In 2020, we followed suit with the rest of the world and moved our TEDxMileHigh events online. While we were unsure of how to go about a virtual event, we have been overwhelmed with the support and viewership we’ve received within the Denver community and around the world. These events have been so popular, in fact, that five of our speakers from our last two events have been featured on TED.com. Check out these popular ted talks from our TEDxMH speakers!
TEDxMileHigh is returning live! We are excited to host our next event in-person this October. Join us for TEDxMileHigh: Rethink by purchasing tickets here.
Five Popular Ted Talks by TEDxMH Speakers on TED.com
TEDxMileHigh is the Denver-based TEDx branch of the global TED organization. We are proud to have several of our speakers featured on TED.com, and below are speakers from our virtual events that were chosen to be featured within the last year.
Leslie Herod: What if mental health workers responded to emergency calls?
“Why are we asking our police and our prisons to fix our mental health crisis?” — Leslie Herod
Colorado State Representative Leslie Herod asks this simple, yet groundbreaking question in her talk. Her work within the Denver community has led to the STAR program that dispatches mental health professionals along with police and firefighters on emergency calls. This way, the patient can receive the help they need rather than an unnecessary fine or arrest, and crises stay under control rather than escalating to potentially deadly events.
Joan C. Wiliams: Why corporate diversity programs fail — and how small tweaks can have big impact
“Close to $1 billion has been spent on diversity efforts with remarkably little to show for it. Why? The basic tools of the diversity industrial complex haven’t worked.” — Joan C. Williams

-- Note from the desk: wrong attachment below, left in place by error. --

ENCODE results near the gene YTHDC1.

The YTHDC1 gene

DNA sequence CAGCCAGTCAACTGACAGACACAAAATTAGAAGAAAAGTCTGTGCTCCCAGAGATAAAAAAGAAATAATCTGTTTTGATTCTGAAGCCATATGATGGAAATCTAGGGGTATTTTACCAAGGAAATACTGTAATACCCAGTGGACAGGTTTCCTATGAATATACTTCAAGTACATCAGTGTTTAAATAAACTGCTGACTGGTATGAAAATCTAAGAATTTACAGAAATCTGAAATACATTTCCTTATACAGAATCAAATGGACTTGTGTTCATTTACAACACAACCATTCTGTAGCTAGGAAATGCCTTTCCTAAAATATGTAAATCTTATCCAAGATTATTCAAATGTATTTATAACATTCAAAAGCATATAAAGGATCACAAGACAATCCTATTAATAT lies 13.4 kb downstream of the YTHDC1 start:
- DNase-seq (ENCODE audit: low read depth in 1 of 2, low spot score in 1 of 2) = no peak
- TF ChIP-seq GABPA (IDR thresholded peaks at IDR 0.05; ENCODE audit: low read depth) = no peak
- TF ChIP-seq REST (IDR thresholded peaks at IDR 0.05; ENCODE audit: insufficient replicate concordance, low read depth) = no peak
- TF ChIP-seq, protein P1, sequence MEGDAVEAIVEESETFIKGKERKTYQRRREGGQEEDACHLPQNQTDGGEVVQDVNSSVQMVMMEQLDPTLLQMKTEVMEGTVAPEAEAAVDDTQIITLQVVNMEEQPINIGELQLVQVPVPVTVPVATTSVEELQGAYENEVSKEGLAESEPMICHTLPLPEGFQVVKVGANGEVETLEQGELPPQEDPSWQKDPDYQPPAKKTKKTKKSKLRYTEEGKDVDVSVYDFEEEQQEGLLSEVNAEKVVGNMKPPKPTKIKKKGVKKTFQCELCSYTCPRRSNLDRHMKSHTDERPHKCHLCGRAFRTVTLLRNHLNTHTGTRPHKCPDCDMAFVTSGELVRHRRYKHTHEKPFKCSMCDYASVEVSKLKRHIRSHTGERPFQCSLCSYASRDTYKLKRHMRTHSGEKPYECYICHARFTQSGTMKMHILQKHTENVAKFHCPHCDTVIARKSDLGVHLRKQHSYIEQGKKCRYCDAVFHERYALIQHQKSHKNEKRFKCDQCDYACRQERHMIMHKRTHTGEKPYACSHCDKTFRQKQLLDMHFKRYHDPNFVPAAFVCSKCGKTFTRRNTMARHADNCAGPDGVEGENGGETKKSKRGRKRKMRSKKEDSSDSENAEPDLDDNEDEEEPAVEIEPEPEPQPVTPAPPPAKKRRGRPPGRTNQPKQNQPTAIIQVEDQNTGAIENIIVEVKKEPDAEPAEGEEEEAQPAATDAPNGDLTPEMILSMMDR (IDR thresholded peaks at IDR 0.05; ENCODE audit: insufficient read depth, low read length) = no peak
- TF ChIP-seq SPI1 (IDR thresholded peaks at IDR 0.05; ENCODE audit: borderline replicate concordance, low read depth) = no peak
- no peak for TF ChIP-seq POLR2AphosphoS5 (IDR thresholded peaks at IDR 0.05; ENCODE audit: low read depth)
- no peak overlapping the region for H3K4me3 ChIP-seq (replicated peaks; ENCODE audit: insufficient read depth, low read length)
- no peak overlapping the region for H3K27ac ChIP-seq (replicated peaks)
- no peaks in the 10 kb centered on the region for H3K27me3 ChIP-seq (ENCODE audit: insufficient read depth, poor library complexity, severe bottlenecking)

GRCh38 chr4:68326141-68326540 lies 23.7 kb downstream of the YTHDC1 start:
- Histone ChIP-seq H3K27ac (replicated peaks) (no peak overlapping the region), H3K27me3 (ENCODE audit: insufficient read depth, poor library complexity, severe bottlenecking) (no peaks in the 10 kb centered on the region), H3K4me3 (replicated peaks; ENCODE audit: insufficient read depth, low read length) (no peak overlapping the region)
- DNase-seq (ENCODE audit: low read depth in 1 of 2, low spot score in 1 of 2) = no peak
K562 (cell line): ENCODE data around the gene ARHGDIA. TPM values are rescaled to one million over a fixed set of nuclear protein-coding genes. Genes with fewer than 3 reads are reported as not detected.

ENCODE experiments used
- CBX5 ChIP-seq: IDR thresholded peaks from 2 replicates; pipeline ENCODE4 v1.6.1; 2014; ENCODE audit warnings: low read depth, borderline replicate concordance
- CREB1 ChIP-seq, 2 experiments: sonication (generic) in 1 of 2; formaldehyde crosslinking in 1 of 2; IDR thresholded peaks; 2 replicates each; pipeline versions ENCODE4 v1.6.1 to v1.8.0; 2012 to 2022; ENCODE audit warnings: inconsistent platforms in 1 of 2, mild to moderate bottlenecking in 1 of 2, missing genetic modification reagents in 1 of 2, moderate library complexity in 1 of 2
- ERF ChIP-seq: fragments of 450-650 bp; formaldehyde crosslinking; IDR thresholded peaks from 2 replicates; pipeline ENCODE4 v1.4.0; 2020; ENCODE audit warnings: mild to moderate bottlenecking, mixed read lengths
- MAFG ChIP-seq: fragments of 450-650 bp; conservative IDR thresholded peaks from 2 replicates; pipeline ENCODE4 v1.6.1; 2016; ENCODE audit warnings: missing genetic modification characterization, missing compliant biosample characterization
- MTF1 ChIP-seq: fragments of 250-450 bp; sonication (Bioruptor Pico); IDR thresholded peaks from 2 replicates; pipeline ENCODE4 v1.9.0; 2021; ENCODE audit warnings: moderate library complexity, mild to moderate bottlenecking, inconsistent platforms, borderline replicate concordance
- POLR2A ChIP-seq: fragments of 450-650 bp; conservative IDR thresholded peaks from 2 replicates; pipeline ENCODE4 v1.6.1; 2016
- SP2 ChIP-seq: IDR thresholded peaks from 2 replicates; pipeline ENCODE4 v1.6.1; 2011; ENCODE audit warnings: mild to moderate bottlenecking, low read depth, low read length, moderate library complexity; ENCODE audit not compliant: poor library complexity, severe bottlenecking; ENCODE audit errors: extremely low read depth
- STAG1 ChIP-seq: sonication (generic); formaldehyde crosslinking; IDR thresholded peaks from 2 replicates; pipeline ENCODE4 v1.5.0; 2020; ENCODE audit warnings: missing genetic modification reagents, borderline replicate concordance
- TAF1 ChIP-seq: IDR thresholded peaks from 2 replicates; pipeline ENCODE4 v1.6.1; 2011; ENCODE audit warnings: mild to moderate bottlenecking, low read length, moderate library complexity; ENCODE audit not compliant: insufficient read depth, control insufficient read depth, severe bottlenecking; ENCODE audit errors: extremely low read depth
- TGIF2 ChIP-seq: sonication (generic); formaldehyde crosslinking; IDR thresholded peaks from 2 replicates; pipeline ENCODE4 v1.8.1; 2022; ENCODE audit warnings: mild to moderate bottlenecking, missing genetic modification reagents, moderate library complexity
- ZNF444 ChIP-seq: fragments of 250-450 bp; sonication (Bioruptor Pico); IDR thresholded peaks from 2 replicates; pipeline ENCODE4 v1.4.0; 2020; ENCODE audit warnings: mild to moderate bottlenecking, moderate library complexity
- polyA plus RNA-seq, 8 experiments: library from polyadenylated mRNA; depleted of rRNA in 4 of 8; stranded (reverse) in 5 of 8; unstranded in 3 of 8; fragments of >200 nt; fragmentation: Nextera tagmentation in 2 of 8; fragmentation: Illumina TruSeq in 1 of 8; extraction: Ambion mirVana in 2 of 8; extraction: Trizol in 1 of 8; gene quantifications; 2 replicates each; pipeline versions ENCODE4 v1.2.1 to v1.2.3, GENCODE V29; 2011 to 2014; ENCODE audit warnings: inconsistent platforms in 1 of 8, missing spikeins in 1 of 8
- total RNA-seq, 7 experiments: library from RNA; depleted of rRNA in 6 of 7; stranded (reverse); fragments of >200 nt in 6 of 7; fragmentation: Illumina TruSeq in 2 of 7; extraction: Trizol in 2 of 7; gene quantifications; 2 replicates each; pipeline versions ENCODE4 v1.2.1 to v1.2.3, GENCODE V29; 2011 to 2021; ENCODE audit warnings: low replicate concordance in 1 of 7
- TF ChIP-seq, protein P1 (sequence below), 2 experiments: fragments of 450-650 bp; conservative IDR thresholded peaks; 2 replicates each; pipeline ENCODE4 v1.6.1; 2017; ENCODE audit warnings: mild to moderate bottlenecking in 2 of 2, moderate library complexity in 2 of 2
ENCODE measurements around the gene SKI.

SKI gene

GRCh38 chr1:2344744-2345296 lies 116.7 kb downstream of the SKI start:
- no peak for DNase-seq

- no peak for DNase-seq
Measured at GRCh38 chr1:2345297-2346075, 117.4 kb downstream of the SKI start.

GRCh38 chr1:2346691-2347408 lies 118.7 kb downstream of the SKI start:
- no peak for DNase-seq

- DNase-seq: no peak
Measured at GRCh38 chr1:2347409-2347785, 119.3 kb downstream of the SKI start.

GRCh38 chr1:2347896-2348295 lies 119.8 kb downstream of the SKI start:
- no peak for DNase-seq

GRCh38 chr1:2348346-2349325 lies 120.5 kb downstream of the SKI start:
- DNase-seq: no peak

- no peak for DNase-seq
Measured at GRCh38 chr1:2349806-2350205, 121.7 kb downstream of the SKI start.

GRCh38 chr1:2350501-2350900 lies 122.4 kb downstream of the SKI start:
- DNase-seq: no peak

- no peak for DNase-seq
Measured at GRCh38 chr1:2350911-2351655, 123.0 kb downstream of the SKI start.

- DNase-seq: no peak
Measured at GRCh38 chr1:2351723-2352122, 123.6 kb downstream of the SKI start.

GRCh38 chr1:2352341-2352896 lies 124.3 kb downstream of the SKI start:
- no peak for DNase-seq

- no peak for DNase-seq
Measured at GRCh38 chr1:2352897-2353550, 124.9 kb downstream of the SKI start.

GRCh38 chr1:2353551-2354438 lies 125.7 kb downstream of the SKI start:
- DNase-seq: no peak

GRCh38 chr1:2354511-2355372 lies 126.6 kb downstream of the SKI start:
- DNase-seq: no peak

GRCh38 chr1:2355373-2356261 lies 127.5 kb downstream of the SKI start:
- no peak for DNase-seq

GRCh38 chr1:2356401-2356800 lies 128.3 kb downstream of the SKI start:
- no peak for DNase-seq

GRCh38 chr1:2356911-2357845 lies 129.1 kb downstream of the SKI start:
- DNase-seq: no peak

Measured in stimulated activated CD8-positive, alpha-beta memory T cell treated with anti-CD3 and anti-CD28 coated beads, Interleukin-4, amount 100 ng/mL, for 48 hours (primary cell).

Companies and corporations claim to spend time and money on diversity, equity, and inclusion efforts, however, most of the time to no avail. In her talk, Diversity, equity, and inclusion expert Joan Williams explores the question: if big money and time are being spent, why aren’t we seeing an improvement? Her answer: workplace biases that undermine the goals of these initiatives and ultimately hurt the very people they are trying to help.
Sarah Kurnick: “Aliens built the pyramids” and other absurdities of pseudo-archaeology
“Pseudoarchaeology harms all of us. Like other forms of racism, it exacerbates inequality and prevents us from appreciating and benefiting from human diversity.” — Sarah Kurnick
Consider the jokes surrounding the Great Pyramids of Egypt. Most of the time you hear “Yeah, aliens helped them.” However, you never hear similar jokes in reference to the Colosseum built by ancient Romans, or the Parthenon built in ancient Greece. Sarah Kurnick explores the harmful, racist effects of pseudoarchaeology in her talk, and how harmful modern entertainment can be to ancient culture.
Katherine M. Gehl: U.S. politics isn’t broken, it’s fixed.
“The root cause of our political dysfunction — the cause that endure across all election cycles and all administration is the system — the perverted rules of the game.” — Katherine M. Gehl
In her talk, business leader and activist Katherine M. Gehl explains that the “broken” U.S. election system is the exact opposite. In fact, it’s working exactly the way it was designed, and that way is not in favor of the people. Gehl calls for voting innovations that are already implemented in parts of the country that give citizens more choice and incentivize politicians to work to progress for the people.
Amber McReynolds: An election system that puts voters (not politicians) first
“We’re living in the era of same-day shipping, free delivery, lyft and Uber, and take-home cocktails. What would it look like if voting were that easy?” — Amber McReynolds
The 2020 election taught us a lot, but mostly that our current election system is incredibly flawed. Voting activist Amber McReynolds calls for a voting system overhaul that includes implementations that are already being used throughout the country. These changes could bring accountability, transparency, and equity to our outdated and flawed current voting system.
We are so proud and thankful for each and every one of our speakers that have been a part of our events both virtually and in person. But, we also know that their success on the Ted stage wouldn’t be possible without our viewers and attendees! We deeply thank you for your support throughout this challenging year of virtual events, and we look forward to getting back to our in-person conferences this fall.